But when the suspicion of arson is cast upon Andy, Laurel must ask herself how well she really knows her son…and how far she’ll go to keep her promise to protect him forever.

 

This duology of books was thoroughly enjoyable. Knowing that it was a Chamberlain, I went in expecting a high dose of drama, a misguided decision made in the heat of youth, attempts to protect family members, to put right past wrongs, and a searching investigation of the human condition.

I got everything I was expecting. Angsty teens, first love, arson, familial protection, alcoholism, affairs, revelations about parenthood – it’s all going on. And I loved it! Before the Storm is a part mystery, wondering who set the fire at the church, part love story, and part history of Laurel, which is hugely compelling. Secrets She Left Behind picks up nearly two years after the end of Before the Storm, and focuses on different players in the first book, both going back to the history revealed in Before the Storm, going through the fire from Keith’s point of view, and then following up on what happens in the years following.

Chamberlain books for me would be a guilty pleasure, if I felt in any way guilty about them. The thing is, though, I don’t. They’re over-the-top and melodramatic, and filled with a myriad of issues, as if any one family could have that many secrets and scandals. I absolutely love them for their pure escapism and ridiculousness. These two books are Chamberlain at her best, just realistic enough to be believable, and thoroughly enjoyable. Also, someone was killed by a whale, okay! Magnificent.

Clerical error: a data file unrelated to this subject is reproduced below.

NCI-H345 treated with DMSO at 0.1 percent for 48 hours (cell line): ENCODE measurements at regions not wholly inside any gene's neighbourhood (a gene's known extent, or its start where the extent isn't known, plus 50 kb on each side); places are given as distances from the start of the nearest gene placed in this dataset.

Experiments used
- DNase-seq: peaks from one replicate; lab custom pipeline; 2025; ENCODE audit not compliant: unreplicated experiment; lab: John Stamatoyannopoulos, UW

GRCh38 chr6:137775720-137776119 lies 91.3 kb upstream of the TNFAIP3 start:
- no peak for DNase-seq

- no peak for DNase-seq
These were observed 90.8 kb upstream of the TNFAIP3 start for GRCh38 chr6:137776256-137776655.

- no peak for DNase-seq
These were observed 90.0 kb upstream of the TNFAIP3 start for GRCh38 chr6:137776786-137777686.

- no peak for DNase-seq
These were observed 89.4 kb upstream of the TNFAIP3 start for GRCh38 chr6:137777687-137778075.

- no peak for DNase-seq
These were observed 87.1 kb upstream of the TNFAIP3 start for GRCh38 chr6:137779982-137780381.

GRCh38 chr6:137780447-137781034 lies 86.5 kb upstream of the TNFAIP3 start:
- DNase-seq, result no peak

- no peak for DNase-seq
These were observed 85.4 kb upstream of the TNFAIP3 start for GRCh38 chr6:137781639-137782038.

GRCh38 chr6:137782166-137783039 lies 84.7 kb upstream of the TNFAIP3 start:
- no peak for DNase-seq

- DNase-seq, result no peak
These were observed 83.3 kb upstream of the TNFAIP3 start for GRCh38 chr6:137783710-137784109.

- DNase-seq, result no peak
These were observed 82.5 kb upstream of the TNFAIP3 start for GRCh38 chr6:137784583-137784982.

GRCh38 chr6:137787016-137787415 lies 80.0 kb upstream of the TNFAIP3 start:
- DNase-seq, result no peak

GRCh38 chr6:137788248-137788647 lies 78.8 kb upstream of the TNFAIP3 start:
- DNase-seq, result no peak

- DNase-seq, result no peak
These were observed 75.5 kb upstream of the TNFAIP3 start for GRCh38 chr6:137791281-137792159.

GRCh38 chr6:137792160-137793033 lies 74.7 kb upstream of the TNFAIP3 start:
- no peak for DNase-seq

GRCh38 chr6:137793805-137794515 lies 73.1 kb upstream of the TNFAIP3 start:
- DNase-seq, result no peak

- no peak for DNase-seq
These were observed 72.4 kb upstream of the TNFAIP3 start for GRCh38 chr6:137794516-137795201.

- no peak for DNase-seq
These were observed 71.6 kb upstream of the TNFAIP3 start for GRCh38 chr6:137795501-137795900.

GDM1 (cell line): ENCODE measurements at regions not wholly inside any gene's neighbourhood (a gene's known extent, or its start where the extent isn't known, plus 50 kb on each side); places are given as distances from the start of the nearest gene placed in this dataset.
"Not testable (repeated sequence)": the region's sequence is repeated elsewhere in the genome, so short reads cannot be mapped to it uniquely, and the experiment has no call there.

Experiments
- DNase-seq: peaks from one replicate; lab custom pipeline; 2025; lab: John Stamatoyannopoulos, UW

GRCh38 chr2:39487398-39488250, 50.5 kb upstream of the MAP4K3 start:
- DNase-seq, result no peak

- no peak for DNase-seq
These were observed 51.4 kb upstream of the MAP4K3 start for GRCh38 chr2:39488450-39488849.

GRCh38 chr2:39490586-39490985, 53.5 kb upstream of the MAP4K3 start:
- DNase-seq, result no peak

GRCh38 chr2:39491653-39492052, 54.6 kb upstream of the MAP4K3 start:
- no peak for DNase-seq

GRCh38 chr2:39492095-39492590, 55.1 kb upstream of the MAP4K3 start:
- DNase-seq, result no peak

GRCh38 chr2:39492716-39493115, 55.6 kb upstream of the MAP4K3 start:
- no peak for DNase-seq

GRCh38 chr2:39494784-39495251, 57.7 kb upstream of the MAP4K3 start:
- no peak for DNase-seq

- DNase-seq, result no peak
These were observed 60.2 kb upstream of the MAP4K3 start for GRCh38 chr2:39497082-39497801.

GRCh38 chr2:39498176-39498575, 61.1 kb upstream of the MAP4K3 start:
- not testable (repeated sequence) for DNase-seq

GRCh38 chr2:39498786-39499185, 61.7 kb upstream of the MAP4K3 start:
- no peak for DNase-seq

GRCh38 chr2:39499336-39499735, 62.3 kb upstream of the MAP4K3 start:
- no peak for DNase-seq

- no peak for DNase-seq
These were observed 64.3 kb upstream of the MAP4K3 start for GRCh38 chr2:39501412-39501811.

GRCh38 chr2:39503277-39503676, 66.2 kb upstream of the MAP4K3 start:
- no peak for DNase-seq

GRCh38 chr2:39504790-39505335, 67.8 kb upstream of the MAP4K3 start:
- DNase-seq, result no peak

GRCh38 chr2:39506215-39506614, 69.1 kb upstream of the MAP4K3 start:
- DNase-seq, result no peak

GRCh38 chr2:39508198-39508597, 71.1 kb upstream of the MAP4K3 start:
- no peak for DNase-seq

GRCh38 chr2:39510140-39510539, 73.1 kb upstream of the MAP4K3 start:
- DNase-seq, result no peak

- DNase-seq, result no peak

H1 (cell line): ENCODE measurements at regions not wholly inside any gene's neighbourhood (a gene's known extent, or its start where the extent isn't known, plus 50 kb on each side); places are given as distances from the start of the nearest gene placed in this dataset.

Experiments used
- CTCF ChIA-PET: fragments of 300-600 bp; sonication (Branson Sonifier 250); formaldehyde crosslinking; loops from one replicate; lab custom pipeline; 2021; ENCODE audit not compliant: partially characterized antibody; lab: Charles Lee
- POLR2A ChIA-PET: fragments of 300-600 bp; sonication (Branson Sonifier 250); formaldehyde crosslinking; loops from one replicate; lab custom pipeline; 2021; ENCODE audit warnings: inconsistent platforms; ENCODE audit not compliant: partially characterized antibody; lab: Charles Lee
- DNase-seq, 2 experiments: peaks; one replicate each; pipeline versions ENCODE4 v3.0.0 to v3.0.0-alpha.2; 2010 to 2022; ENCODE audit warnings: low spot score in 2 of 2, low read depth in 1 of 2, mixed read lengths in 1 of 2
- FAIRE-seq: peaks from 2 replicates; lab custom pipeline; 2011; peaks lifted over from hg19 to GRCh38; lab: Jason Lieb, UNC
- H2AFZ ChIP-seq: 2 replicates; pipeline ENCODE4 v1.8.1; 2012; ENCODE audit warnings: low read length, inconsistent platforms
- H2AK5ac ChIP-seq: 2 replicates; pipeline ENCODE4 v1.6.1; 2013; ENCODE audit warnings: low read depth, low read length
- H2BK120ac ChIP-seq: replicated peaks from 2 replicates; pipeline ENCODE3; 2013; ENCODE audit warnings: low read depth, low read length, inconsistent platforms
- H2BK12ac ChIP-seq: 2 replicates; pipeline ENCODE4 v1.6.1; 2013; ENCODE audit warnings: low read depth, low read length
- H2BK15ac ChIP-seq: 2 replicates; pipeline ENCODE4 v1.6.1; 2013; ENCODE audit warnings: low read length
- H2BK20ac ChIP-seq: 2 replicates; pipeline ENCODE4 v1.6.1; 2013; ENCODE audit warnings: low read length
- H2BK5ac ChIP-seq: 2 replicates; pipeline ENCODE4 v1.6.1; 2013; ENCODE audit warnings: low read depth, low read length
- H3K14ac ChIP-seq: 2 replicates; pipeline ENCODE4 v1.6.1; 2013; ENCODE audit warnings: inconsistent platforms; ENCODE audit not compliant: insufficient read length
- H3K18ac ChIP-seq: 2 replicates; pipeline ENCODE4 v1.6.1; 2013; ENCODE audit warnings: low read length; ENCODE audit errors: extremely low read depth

Four Stars for both books!
****

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GBBO

For the past twelve weeks, every Tuesday at eight I’ve sat down to watch the great British bake off.

An hour of baking, Mary Berry, Paul Hollywood, soggy bottoms, stressed out bakers and two fantastic presenters, Mel and Sue, it has been a thoroughly enjoyable experience.

Steadfastly supporting Ruby all the he he way through (because she goes to UCL), I can’t say I was delighted with the results, but apparently I’m not good at predicting who’ll win the bake off – last year I wanted Scottish James to win, and he did not.

In any case, while I watched the bake off every week, I also discussed it with my sisters. So it meant that it was both an enjoyable tv experience and something I shared with my family at home.